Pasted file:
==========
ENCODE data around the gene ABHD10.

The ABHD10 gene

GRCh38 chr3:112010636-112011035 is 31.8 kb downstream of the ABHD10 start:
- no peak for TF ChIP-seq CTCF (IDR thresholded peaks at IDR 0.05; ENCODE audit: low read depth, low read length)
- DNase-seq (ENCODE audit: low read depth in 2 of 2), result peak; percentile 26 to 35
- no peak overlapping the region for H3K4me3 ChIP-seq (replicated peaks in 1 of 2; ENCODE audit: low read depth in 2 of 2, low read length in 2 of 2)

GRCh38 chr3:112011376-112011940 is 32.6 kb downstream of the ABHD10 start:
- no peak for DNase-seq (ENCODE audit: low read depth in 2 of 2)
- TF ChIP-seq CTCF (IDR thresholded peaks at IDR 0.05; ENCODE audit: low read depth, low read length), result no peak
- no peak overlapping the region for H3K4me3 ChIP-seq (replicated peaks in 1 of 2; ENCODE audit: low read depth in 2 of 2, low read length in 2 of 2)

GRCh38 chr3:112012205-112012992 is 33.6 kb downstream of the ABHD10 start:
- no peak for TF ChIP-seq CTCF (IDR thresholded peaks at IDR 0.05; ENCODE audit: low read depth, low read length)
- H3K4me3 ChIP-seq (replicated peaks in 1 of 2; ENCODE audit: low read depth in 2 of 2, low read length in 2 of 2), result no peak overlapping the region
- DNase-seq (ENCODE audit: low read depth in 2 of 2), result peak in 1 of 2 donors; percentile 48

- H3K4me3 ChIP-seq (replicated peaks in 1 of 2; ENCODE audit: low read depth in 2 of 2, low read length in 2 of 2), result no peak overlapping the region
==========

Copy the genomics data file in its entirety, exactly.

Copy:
ENCODE data around the gene ABHD10.

The ABHD10 gene

GRCh38 chr3:112010636-112011035 is 31.8 kb downstream of the ABHD10 start:
- no peak for TF ChIP-seq CTCF (IDR thresholded peaks at IDR 0.05; ENCODE audit: low read depth, low read length)
- DNase-seq (ENCODE audit: low read depth in 2 of 2), result peak; percentile 26 to 35
- no peak overlapping the region for H3K4me3 ChIP-seq (replicated peaks in 1 of 2; ENCODE audit: low read depth in 2 of 2, low read length in 2 of 2)

GRCh38 chr3:112011376-112011940 is 32.6 kb downstream of the ABHD10 start:
- no peak for DNase-seq (ENCODE audit: low read depth in 2 of 2)
- TF ChIP-seq CTCF (IDR thresholded peaks at IDR 0.05; ENCODE audit: low read depth, low read length), result no peak
- no peak overlapping the region for H3K4me3 ChIP-seq (replicated peaks in 1 of 2; ENCODE audit: low read depth in 2 of 2, low read length in 2 of 2)

GRCh38 chr3:112012205-112012992 is 33.6 kb downstream of the ABHD10 start:
- no peak for TF ChIP-seq CTCF (IDR thresholded peaks at IDR 0.05; ENCODE audit: low read depth, low read length)
- H3K4me3 ChIP-seq (replicated peaks in 1 of 2; ENCODE audit: low read depth in 2 of 2, low read length in 2 of 2), result no peak overlapping the region
- DNase-seq (ENCODE audit: low read depth in 2 of 2), result peak in 1 of 2 donors; percentile 48

- H3K4me3 ChIP-seq (replicated peaks in 1 of 2; ENCODE audit: low read depth in 2 of 2, low read length in 2 of 2), result no peak overlapping the region